If you look at typical wood floor framing, you will often see rows of cross-bridging between the floor joists. The bridging helps prevent joists from twisting when they're loaded. It also helps make sure concentrated loads are shared between multiple joists. A floor with bridging is also little less bouncy when people walk across than an identical floor without the bridging.
|View of some floor joists with cross-bridging.|
In this post I analyze the geometry of bridging to answer questions like "what is the angle of the plumb cuts?" and "what is the minimum length needed to cut a piece of bridging?"
Let's look at the bridging in a joist bay and define some common floor framing dimensions:
|A typical joist bay with bridging.|
S is the centre-to-centre spacing of the joists. Typically 16" [406 mm] in Canada and the U.S., though other spacings are sometimes used.
b_1 is the width of the joist. Typically 1-1/2" [38 mm] in Canada and the U.S. where modern dimensional lumber is used. Historically, dimensional lumber was thicker than it is today, so if you're in an old house you might find 1-5/8" [41 mm], 1-7/8" [48 mm], 2" [51 mm], or even thicker joists.
d_1 is the depth of the joist. Typical joist depths correspond to the standard dimensional lumber sizes readily available. In Canada and the U.S. that generally means 7-1/4" [184 mm], 9-1/4" [235 mm], or 11-1/4" [286 mm]. Historically, dimensional lumber depths were 1/4" to 3/4" [6 to 19 mm] greater than they are today.
d_2 is the depth of the bridging member. Bridging is typically cut from nominal 2x2s (true dimensions 1-1/2" x 1-1/2" [38 mm x 38 mm]).
Let's delve into the geometry now and define a few more quantities:
L_2 is the minimum length piece you could theoretically cut the bridging from.
p is the length of the plumb cut face of the bridging.
Δ is the minimum length of the bit that would be cut from the top or bottom edge in making the necessary plumb cuts.
θ is the angle the bridging makes measured from horizontal. It is also the angle of the plumb cut.
From basic trigonometry, we can get the following relations:
|Expression for tanθ|
|Expression for Δ|
|Expression for p|
|Expression for L_2|
So everything depends on , which is the most important quantity we need to know. And we can try to solve for theta. The problem is, we get this:
|Expression for θ|
That's not fair, making θ a function of itself like that. And with some significant effort, we might even be able to get the exact solution. Probably not in a general form, but for each specific case when the values of S, b_1, d_1, and d_2 are known (as they usually are). But carpenters usually aren't also mathematicians and don't go around with powerful computing software to do that for them. We need to be a bit more pragmatic. An exact solution isn't necessary. Real surfaces aren't perfectly flat or perfectly square or perfectly plumb. If you can make a cut accurate within 0.5°, you're doing pretty well. So we just need a way to get a good approximation of θ.
If we look at this again, there is an angle that we can calculate without difficulty.
From basic trigonometry:
|Expression for θ + Δθ|
Well that's something we can solve with a calculator. Now comes for the approximating.
θ + Δθ is not close enough to use for our plumb cuts. But it should be close enough to give us a first approximation of p. In other words:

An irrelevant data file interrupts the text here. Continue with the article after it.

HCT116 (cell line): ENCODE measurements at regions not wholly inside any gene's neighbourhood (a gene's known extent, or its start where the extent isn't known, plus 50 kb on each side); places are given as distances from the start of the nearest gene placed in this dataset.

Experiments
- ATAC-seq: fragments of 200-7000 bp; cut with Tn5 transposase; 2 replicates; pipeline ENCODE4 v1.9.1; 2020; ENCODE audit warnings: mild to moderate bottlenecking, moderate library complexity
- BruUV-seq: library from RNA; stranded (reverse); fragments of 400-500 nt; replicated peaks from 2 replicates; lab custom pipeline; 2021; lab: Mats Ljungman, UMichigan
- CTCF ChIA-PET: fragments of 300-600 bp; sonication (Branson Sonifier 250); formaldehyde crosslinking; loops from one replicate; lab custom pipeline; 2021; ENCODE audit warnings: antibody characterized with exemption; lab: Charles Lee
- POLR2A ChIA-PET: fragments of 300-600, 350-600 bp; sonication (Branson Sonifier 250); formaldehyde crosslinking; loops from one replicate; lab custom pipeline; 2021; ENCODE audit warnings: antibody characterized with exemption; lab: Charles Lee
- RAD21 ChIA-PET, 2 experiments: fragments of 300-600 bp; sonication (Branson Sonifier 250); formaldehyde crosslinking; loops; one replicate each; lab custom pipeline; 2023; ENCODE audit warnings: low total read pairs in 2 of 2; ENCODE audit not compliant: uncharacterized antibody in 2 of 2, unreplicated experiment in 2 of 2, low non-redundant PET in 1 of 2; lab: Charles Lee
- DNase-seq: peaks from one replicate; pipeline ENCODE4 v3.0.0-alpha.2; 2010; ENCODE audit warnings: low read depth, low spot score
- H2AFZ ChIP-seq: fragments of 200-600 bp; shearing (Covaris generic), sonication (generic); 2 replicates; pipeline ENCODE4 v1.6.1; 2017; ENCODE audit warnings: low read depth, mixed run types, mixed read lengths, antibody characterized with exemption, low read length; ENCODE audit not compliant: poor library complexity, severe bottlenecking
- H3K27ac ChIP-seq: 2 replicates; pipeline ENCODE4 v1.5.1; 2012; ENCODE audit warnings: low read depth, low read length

|First approximation of p|
If we substitute into our expression for θ above, that gives us an approximate solution for θ which can be calculated without much difficulty:
|First approximation of θ|
So how good is our approximation? Well here's a table to compare the first approximation of θ to the exact solution for common sizes of floor framing. Bridging
|Comparison of approximate and exact solutions of θ for nominal 2x2 [38 mm x 38 mm] cross-bridging and common floor joist arrangements.|
So it's a pretty good approximation. Error was only 0.62° in the worst case (nominal 2x12s spaced 12" apart on centre) and where spacing was at least 16" the error was always less than 0.27°. That should easily be good enough to cut and install the bridging properly.
Well what if for some reason you want an even better approximation? Let's look at the expression for
|Expression for θ|
In this form the expression lends itself well to the fixed-point iteration method. We don't need any fancy software. We start with a reasonable initial guess to input theta on the right side and come out with a closer solution on the left hand side. Then we take our better approximation and use it as input again on the right hand side to calculate an even better solution. The cycle can be repeated as many times as needed to converge on the solution.
|Fixed-point iteration scheme for θ|
The first iteration of the fixed-point iteration is exactly how I arrived at the first approximation of θ. The initial guess used as input on the right hand side was θ + Δθ, because it was easy to calculate and isn't too far off the mark. If we use the iterative method here we converge on the solution fairly quickly, and should be accurate to less than 0.1° with just three iterations. Of course, it helps to have a good guess to start with, but we could've pulled a number almost out of thin air like θ = 0° or 45° and we still would have quickly converged on the correct answer.
With θ you can calculate L_2, the theoretically shortest piece of lumber you could cut a piece of bridging from for your given floor joist arrangement. Using the approximate θ gets you pretty close to the exact solution. You could simply compensate by adding a small nominal amount (say 1/4" [6 mm]).
|Comparison of approximate and exact solutions of L_2 for nominal 2x2 [38 mm x 38 mm] cross-bridging and common floor joist arrangements.|